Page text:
A longtime teacher, activist, feminist, and masterful writer of short fiction and essays, Paley is also an accomplished poet. Combining her two previous collections with unpublished work, Begin Again traces the career of a direct, attentive, and always unpredictable poet. Whether describing the vicissitudes of life in New York City or the hard beauty of rural Vermont, whether celebrating the blessings of friendship or protesting against social injustice, her poems brim with compassion and tough good humor.
"Paley is a master of the short form. She revels in the concentration of short stories. Her essays are vital and direct. And her no-frills poetry, like that of the classic Chinese, speaks worlds with a minimum of words. Paley's thrift with language is balanced by her generosity of feeling, and the combination of the two creates a hopscotching of images--quick jumps and solid landings--and perpetual youthfulness and buoyancy. Roaming as it does over four previous collections, and rounding up a set of new and unpublished poems, this radiant volume is alive with Paley's wise humor and free-flowing empathy as she writes of family and friends, the parks of New York City and the showy autumn of Vermont, the tragedies of war and the perversities of capitalism, the warmth of family and the mysteries of love, and the conflict between art and life. Paley's attentiveness, wry sense of self, and gift for finding drama in the plainest of moments imbue her poetry with toughness and joy. --Donna Seaman"
From Booklist, Copyright (c) American Library Association. Used with permission.
Publisher's Weekly Review:
"Paley (Enormous Changes at the Last Minute) has stood for decades among America's most cherished short-story writers. Her poems retain the winning openness, the whimsy and the political commitments her fiction flaunts. They also contain deep insights about narrative and voice: "A Poem about Storytelling" explains, "the first person is often the lover who/ says I never knew anyone like you/ The listener is the beloved She whispers/ Who? Me?" The poems can carry her readers through the poet's traumas, astonishments, and exclamations: when she says "Oh! the five exogamous boroughs of/ our beloved home New York," that adjective invites her readers to love it too. Poems address locales in New York City and Vermont; consider generational succession and old age; advocate an energetic acceptance of difference and diversity; and dwell on particular political struggles. (Some of the poems about Vietnam and El Salvador stick perhaps too closely to their occasions.) Her cadences and preoccupations can suggest a much slighter, and sunnier, Adrienne Rich. But in contrast to Rich, much of Paley's poetry seems unfinished, jotted-down rather than carefully made. Her lines give revelations without contexts, theses without examples, ends and beginnings without their middles: the poem "Life" reads, in its entirety: "Some people set themselves tasks/ other people say do anything only live/ still others say/ oh oh I will never forget you event of my first life." And too many lines become unadorned tracts: "It is the responsibility of the poet not to pay war taxes." Fans of the fiction will want these unguarded looks at the illimitably appealing Paley persona. And even those not already charmed by Paley's prose ought to enjoy her few best poems: an account of "twenty-two tranvestites/ in joyous parades" on Mother's Day; the superbly constructed, vertiginous "Leaflet"; the heartbreaking "On the Deck," about old age; a six-line apocalypse called "psalm." (Feb.) (c) Copyright PWxyz, LLC. All rights reserved"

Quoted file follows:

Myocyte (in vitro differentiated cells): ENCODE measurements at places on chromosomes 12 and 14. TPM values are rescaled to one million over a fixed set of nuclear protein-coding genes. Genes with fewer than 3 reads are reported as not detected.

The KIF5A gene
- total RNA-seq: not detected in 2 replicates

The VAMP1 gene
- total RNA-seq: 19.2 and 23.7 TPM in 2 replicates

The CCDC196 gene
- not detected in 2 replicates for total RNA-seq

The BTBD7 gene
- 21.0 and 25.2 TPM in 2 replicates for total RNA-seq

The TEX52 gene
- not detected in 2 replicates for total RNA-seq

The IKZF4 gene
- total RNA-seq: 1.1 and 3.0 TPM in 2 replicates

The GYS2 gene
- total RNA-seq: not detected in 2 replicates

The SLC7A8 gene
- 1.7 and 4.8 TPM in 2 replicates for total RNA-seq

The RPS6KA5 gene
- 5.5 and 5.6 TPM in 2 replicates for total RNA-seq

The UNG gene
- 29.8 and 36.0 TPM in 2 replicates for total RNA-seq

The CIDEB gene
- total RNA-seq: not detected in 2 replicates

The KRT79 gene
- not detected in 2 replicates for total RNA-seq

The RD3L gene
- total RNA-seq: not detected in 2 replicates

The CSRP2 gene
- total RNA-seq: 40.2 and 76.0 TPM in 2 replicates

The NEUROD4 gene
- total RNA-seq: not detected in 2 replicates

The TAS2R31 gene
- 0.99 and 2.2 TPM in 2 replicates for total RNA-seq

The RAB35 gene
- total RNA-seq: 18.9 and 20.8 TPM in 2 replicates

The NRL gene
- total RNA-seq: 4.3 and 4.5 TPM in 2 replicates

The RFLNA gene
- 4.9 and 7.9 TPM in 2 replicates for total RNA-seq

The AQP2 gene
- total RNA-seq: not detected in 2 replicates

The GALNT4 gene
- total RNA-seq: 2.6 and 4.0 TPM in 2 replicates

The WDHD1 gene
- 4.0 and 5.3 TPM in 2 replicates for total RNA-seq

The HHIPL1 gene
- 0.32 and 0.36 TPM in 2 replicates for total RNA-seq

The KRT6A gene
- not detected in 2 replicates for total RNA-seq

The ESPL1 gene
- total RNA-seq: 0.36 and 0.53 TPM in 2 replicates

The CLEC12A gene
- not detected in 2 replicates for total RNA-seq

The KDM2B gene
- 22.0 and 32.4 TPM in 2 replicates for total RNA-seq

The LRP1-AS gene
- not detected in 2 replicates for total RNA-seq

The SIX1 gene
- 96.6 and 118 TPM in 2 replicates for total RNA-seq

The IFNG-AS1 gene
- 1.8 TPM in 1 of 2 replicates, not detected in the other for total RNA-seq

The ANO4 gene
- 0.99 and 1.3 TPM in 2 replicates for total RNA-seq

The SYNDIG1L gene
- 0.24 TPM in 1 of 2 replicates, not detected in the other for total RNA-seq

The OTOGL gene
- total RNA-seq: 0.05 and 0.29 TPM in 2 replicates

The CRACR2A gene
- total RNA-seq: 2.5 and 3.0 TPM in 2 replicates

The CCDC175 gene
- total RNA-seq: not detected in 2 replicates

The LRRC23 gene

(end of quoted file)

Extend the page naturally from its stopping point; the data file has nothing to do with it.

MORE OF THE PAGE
(c) Copyright PWxyz, LLC. All rights reserved
|| New York :Farrar Straus Giroux,2000.
177 pages ; 24 cm
||0374126429 (alk. paper)